The Sons of the American Revolution from Rhode Island and Massachusetts traveled by trolley and boat in August of 1902 to remember those who fought in the Battle of Rhode Island. The first order of business was a call to assembly and raising a large American Flag at the top of the hill. One speaker shared a letter written by Col. Sidney Coleman on the day after the battle. This letter was passed down in the family of St. Paul’s rector Rev. J. Sturgis Pearse.

Tiverton, Aug. 31, 1778

“The day before yesterday about 7 o’clock in the morning, we were alarmed that the enemy were advancing upon us, as the night before we had retreated from near the enemy’s line to the north end of the island.  They began to fire upon our advance parties, who retreated, as was intended. As soon as they came in sight of our army they formed a line in order for a general attack, but seeing we were formed and our artillery playing warmly upon them they altered their disposition and a part of them moved as though they intended to attack our left flank.  Our regiment was ordered out to check their approach, which I believe was only a feint to draw our attention, as very soon afterward they advanced upon our right and made three attempts to gain a small eminence on which was a redoubt, but were as often repulsed.  

The fire continued from about 8 o’clock til 1 o’clock, a great deal of the time being pretty warm.  Then again they moved to our left, when the other three regiments of our brigade were ordered to move forward in a line with us, and General Tyler’s brigade of militia upon our right.  Whether they were tired of the business, which I believe to be the case or whether they disliked our disposition, I cannot tell; at all events they did not see cause to advance, but retired to the top of Quaker Hill, about one mile in front of outline.  The cannonade continued until dark.  Yesterday we made sundry attempts by small parties to draw them into action, but could not.  Last night the general ordered the army to retreat across the river, which we did with the greatest regularity, and completed the crossing of the troops by 2 o’clock in the morning without the enemy discovering the least of our intentions.  Tomorrow morning we march for Providence.”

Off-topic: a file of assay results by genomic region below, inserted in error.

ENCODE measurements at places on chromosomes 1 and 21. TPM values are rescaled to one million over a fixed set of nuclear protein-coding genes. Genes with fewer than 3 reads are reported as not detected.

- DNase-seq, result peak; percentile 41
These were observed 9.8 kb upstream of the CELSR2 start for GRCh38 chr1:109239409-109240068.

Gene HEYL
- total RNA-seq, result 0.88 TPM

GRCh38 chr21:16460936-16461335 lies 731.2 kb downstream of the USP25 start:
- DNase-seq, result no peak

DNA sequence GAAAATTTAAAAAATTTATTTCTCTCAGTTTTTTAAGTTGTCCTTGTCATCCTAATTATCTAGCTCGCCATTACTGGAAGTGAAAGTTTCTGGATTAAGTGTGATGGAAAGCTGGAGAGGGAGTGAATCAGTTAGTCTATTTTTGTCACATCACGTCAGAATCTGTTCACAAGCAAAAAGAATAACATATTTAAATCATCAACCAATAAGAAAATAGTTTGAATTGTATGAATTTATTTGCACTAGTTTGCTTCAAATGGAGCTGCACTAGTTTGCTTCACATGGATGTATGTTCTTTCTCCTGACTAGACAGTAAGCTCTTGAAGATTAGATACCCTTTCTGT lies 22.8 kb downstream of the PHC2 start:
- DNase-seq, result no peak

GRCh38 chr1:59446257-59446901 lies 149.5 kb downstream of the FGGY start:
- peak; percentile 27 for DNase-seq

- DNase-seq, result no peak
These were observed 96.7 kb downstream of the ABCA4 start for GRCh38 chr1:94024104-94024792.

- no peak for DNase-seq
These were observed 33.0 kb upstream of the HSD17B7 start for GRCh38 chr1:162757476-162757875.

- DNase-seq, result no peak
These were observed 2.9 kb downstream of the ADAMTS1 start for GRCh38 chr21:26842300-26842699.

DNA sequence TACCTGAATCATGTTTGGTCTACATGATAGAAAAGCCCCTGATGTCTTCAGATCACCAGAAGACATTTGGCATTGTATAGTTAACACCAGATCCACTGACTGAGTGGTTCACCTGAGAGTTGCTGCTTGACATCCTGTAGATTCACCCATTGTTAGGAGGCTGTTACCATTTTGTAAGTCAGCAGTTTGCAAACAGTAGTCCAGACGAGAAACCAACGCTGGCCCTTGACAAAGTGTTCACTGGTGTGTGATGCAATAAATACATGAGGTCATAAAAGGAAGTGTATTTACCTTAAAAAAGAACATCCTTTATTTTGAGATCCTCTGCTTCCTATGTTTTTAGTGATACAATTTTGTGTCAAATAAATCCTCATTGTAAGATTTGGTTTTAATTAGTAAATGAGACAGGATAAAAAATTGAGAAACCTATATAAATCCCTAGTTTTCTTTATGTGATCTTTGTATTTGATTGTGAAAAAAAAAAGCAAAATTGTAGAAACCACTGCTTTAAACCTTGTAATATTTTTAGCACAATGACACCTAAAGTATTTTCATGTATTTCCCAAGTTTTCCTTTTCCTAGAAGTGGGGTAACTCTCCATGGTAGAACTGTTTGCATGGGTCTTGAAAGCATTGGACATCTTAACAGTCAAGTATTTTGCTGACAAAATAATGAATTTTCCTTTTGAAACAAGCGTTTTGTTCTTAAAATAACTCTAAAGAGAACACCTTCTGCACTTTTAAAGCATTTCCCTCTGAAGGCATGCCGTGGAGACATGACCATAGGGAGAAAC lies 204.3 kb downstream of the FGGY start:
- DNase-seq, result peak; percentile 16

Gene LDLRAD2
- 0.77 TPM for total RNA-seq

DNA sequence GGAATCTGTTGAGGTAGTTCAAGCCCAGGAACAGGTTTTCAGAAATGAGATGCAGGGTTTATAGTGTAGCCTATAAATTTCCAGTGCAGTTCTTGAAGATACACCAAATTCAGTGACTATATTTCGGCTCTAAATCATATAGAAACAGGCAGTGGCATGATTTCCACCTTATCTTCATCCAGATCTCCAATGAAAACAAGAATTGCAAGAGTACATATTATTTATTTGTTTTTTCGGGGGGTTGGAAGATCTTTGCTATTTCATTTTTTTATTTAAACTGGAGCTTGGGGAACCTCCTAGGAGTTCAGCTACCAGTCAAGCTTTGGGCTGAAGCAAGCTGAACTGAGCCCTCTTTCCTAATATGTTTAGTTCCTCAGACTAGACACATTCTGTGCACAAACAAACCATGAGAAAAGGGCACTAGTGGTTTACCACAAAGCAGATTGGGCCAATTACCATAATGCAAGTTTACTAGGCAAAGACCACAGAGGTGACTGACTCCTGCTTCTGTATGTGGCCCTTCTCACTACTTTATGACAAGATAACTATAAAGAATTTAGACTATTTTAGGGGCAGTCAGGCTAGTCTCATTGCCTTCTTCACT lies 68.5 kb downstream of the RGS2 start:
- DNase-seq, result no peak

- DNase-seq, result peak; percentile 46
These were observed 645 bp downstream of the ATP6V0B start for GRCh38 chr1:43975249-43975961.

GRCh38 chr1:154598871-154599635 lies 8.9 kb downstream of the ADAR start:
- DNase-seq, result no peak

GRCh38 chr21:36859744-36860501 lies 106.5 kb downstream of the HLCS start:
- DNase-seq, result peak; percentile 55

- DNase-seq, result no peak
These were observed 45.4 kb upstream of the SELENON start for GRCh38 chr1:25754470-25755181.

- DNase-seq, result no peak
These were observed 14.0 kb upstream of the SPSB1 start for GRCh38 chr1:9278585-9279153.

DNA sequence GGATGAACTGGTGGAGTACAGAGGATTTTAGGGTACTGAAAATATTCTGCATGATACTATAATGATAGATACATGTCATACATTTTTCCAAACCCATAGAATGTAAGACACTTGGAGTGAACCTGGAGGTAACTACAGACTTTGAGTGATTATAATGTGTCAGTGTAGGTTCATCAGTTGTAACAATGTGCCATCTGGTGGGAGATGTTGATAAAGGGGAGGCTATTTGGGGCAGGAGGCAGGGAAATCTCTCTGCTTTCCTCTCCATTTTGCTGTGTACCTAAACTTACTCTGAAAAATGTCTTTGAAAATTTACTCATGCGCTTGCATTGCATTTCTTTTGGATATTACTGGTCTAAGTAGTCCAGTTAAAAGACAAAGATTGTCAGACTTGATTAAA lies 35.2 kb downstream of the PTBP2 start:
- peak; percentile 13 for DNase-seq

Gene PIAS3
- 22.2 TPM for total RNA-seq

At the end of festivities “Everyone then scattered about the fortifications and viewed the surrounding country from all sides.” They marveled at the engineering required in the building of the fort.

The celebration moved to Island Park and the feast of a clam bake.

Source: From Fall River Daily Herald,8/30/1902